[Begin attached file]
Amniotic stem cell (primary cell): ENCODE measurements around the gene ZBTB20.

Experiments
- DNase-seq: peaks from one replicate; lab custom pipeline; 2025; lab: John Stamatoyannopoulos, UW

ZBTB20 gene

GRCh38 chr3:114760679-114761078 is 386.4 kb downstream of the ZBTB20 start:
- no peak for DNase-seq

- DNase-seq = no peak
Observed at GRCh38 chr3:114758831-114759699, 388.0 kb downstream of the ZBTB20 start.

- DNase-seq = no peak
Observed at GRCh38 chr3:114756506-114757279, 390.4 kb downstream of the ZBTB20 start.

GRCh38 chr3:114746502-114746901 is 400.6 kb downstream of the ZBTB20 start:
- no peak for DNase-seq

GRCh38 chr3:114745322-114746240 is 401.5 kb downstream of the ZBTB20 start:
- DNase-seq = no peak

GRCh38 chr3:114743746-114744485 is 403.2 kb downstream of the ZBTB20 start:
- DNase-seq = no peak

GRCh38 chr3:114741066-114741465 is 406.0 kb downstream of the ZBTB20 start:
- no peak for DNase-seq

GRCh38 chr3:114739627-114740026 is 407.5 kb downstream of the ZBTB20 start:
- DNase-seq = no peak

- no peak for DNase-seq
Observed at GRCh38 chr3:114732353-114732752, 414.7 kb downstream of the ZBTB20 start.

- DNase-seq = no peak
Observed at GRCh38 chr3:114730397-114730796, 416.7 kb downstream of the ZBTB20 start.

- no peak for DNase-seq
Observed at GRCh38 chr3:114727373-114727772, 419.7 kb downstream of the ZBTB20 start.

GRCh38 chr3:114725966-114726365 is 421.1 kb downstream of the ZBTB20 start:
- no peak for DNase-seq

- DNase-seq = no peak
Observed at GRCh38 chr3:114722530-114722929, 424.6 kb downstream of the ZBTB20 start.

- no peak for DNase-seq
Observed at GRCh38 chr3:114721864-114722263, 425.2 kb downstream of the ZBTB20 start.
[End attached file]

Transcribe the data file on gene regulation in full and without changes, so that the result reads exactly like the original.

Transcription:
Amniotic stem cell (primary cell): ENCODE measurements around the gene ZBTB20.

Experiments
- DNase-seq: peaks from one replicate; lab custom pipeline; 2025; lab: John Stamatoyannopoulos, UW

ZBTB20 gene

GRCh38 chr3:114760679-114761078 is 386.4 kb downstream of the ZBTB20 start:
- no peak for DNase-seq

- DNase-seq = no peak
Observed at GRCh38 chr3:114758831-114759699, 388.0 kb downstream of the ZBTB20 start.

- DNase-seq = no peak
Observed at GRCh38 chr3:114756506-114757279, 390.4 kb downstream of the ZBTB20 start.

GRCh38 chr3:114746502-114746901 is 400.6 kb downstream of the ZBTB20 start:
- no peak for DNase-seq

GRCh38 chr3:114745322-114746240 is 401.5 kb downstream of the ZBTB20 start:
- DNase-seq = no peak

GRCh38 chr3:114743746-114744485 is 403.2 kb downstream of the ZBTB20 start:
- DNase-seq = no peak

GRCh38 chr3:114741066-114741465 is 406.0 kb downstream of the ZBTB20 start:
- no peak for DNase-seq

GRCh38 chr3:114739627-114740026 is 407.5 kb downstream of the ZBTB20 start:
- DNase-seq = no peak

- no peak for DNase-seq
Observed at GRCh38 chr3:114732353-114732752, 414.7 kb downstream of the ZBTB20 start.

- DNase-seq = no peak
Observed at GRCh38 chr3:114730397-114730796, 416.7 kb downstream of the ZBTB20 start.

- no peak for DNase-seq
Observed at GRCh38 chr3:114727373-114727772, 419.7 kb downstream of the ZBTB20 start.

GRCh38 chr3:114725966-114726365 is 421.1 kb downstream of the ZBTB20 start:
- no peak for DNase-seq

- DNase-seq = no peak
Observed at GRCh38 chr3:114722530-114722929, 424.6 kb downstream of the ZBTB20 start.

- no peak for DNase-seq
Observed at GRCh38 chr3:114721864-114722263, 425.2 kb downstream of the ZBTB20 start.